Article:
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Trailblazers: High-Achieving Women 'Play it Forward'

Women’s History Month brings inspiring events and March 2011 has proven no exception. Earlier this month, the New York County Lawyers Association and the Financial Women’s Association co-sponsored a Trailblazers Celebration to spotlight women who have been among the first in private or government practice to achieve senior level executive positions.

The four panelists were all attorneys, three in the 

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Wrap-Up - Freedom of Information Day at SIBL 2011

Many thanks to David Barstow for his presentation here at SIBL on March 16th for our celebration of Freedom of Information Day. As a kind of wrap-up for this year's event I wanted to offer, especially for those who were not able to attend, highlights of his lecture.

The premise of his presentation was to provide a working journalist's perspective on using Freedom of 

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The Triangle Shirtwaist Factory Fire

The Triangle Shirtwaist Factory Fire, which took place 100 years ago today, was a tragic incident in New York City's history but also a turning point in the early labor movement.

One hundred and forty-six workers died, mostly young women from immigrant families. The fire was deadly because of the height of the building, the amount of fabric and flammable material inside, the lack of proper fire escapes, and exits that were locked to prevent workers from taking breaks. Many fell or jumped to their deaths. The tragedy brought greater awareness to sweatshop conditions, which led to 

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Message from a Bottle - Choosing Your IP Protection Redux

While for certain kinds of things the choice of which form of IP protection to seek is obvious, it's not too hard to think of examples where there could be more than one possibility. To illustrate this point, I would like to use for an example nothing less than a humble bottle.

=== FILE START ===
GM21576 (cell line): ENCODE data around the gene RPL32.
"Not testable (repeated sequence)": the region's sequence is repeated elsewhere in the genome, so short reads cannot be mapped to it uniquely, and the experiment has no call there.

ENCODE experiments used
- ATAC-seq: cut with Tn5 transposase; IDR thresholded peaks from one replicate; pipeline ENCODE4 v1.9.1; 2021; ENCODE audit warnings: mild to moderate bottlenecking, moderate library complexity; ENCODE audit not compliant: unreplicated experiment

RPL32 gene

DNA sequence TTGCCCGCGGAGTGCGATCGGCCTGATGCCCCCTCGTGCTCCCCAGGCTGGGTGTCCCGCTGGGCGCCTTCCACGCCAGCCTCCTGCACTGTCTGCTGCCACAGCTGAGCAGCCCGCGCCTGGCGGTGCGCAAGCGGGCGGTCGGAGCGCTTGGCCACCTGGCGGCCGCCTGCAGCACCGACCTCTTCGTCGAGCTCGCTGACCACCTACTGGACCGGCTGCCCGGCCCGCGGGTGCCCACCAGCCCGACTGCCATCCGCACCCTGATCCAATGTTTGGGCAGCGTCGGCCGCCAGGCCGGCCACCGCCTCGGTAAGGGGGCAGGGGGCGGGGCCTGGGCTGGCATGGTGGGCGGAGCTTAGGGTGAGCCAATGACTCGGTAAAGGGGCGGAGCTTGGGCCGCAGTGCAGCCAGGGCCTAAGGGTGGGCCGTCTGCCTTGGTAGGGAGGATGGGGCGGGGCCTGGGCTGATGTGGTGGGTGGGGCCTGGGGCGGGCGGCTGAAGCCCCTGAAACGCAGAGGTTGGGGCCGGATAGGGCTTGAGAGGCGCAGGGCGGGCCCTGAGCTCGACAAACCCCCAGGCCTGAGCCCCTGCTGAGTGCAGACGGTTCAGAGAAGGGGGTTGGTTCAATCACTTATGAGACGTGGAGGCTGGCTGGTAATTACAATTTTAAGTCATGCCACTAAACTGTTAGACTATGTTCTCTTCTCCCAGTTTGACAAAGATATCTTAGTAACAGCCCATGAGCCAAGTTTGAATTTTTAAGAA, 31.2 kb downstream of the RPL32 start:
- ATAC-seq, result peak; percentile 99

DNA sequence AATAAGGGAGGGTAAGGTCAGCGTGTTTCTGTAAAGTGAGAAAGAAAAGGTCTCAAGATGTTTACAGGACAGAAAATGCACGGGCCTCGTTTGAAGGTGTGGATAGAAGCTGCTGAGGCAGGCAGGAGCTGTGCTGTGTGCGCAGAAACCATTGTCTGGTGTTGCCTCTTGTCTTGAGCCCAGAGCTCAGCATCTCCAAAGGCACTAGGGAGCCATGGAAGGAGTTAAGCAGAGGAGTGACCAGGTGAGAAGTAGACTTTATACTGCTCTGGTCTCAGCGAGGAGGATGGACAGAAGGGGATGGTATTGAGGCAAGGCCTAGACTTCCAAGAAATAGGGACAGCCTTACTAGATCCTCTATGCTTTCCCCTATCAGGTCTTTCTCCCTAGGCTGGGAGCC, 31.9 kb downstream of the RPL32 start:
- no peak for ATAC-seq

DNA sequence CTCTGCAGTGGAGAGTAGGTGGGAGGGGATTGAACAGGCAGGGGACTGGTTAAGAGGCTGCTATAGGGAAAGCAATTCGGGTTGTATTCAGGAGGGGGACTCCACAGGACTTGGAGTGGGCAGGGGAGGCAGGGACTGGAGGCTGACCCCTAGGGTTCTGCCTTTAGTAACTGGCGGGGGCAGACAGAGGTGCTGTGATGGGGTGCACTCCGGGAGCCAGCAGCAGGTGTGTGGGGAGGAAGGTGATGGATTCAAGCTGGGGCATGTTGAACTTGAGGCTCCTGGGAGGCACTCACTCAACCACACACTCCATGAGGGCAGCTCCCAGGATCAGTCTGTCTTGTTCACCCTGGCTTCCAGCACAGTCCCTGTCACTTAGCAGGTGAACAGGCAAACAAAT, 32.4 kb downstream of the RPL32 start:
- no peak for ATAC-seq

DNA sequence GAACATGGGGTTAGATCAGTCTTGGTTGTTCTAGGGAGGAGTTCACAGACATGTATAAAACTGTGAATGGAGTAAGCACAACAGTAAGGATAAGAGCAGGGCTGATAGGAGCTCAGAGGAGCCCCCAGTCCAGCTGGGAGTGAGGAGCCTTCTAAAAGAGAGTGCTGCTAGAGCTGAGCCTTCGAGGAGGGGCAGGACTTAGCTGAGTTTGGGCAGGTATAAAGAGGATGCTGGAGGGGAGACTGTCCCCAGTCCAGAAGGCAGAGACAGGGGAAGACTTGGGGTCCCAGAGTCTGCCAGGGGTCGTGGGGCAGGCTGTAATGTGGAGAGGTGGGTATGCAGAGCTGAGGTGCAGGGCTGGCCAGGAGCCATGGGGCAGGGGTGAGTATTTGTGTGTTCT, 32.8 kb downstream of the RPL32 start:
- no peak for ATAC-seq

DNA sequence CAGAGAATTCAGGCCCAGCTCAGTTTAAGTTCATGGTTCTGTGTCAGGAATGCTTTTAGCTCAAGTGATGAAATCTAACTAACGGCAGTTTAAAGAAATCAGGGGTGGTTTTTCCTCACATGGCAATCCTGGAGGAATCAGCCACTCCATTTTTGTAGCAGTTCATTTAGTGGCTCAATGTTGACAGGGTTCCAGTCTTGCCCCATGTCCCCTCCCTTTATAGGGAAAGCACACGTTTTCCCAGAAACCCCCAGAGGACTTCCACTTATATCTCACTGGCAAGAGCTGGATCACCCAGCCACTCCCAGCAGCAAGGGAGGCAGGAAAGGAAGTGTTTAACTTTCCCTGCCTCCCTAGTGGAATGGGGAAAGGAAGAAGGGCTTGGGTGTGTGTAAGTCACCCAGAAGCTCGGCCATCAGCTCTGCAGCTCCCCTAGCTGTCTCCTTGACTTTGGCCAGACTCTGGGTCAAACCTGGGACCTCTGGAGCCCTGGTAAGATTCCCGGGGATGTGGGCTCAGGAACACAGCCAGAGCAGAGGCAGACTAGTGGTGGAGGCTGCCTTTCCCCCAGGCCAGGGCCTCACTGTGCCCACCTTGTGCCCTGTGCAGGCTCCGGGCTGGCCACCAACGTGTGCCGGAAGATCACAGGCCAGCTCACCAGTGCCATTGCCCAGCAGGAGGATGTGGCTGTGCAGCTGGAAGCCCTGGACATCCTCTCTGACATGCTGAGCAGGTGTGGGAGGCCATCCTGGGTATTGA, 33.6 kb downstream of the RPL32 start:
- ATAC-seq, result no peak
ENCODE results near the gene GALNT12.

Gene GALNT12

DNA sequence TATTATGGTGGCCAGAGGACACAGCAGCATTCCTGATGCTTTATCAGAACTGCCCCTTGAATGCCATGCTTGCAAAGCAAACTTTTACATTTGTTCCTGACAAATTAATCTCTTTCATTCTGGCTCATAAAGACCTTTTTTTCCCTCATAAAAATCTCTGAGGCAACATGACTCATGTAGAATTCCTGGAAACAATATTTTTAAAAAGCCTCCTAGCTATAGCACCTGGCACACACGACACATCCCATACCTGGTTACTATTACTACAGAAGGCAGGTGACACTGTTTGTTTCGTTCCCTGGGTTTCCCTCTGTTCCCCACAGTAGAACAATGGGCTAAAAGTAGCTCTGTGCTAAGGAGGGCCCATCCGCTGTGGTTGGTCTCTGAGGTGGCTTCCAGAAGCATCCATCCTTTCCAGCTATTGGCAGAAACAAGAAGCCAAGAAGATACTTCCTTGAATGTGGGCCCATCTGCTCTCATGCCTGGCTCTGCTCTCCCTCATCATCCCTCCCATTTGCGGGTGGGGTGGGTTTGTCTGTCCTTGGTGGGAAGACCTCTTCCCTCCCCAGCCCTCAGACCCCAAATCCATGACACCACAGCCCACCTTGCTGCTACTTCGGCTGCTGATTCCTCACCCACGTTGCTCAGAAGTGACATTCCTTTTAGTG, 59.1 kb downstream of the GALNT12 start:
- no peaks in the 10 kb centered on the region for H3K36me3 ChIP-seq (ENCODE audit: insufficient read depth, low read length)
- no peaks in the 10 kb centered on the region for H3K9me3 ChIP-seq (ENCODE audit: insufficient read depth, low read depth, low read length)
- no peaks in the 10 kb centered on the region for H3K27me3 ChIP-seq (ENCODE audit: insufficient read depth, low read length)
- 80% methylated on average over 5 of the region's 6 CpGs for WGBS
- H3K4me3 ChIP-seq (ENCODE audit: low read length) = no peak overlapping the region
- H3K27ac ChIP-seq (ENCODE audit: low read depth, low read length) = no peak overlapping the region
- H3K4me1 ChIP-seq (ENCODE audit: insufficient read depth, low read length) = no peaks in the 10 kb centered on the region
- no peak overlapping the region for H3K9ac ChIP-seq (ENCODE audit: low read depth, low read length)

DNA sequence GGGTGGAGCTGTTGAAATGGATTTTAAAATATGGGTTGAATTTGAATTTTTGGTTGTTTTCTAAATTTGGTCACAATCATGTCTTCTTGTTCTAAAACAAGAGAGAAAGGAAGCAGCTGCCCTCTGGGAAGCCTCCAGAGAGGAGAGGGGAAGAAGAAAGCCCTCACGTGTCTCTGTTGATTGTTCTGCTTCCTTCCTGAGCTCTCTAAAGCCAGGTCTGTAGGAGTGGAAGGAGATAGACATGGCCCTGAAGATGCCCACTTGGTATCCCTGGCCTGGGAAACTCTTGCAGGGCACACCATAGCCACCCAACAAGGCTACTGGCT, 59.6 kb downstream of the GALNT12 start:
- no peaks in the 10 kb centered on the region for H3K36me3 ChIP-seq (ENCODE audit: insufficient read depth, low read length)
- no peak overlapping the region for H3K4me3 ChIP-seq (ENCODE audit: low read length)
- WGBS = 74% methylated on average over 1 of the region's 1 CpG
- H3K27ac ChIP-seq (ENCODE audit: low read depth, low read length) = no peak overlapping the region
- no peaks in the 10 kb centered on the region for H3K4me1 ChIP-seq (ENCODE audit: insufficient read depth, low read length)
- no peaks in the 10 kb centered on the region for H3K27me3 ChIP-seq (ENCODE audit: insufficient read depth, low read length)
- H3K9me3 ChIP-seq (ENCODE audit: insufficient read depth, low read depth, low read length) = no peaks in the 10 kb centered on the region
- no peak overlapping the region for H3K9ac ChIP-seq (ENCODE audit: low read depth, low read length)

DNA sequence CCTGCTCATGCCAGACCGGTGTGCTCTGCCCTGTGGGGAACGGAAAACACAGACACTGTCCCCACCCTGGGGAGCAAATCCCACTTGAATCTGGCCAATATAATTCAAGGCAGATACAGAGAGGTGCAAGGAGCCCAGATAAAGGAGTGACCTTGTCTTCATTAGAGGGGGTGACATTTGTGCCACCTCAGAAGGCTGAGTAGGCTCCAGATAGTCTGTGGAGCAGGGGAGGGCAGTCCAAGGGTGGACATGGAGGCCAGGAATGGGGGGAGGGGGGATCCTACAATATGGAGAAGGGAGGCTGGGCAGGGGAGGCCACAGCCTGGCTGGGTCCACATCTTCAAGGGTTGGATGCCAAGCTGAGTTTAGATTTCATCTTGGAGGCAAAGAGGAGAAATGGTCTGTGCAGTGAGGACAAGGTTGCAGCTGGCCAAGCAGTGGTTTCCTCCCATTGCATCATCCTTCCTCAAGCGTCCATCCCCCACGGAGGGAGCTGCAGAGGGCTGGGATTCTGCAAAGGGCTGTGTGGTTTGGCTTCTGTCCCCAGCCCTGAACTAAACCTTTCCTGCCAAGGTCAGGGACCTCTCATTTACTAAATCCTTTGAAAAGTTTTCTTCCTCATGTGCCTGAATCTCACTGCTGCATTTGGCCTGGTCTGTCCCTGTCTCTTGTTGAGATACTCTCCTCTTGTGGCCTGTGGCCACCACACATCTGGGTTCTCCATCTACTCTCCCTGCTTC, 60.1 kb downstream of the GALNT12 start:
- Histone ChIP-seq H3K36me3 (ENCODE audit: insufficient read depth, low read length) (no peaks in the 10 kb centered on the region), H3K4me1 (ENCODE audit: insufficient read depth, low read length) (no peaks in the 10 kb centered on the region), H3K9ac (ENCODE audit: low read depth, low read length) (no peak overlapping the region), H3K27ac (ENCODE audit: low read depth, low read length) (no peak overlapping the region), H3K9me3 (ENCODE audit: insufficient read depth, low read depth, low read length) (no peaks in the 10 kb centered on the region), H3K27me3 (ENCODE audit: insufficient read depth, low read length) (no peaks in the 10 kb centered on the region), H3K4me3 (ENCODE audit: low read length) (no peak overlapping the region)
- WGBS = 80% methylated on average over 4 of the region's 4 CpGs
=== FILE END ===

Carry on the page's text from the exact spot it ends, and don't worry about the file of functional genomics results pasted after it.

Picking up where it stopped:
So, 

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Freedom of Information Day: Five Questions with David Barstow, Investigative Reporter for The New York Times

Pulitzer Prize-winning investigative reporter David Barstow, of The New York Times, will present Freedom of Information: The Act, the Press and the Future at the Science, Industry and Business Library this morning in honor of the 13th annual Freedom of Information Day.

Established by a Congressional Joint Resolution in 1989, Freedom of Information Day is held on or near March 16, the birthday of James Madison, fourth President 

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Freedom of Information Day at NYPL: A Booklist

The recent activities of Wikileaks and Julian Assange have once again reignited the controversy of the degree to which the public has a right to unfettered access to government information.  This year, Freedom of Information Day is being observed nationally on March 16.  At The New York Public Library, Pulitzer Prize-winning investigative reporter for the New York Times, David Barstow, has been invited to 

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Pulitzer Prize-Winning Investigative Reporter David Barstow at SIBL - FOI Day, March 16, 2011

As Freedom of Information Day at SIBL—March 16th—approaches, I want to pass along the details of the event and give some background on our presenter, David Barstow of The New York Times. The session is free and open to the public—no reservations are required; we hope you will join us for what promises to be an extremely interesting presentation.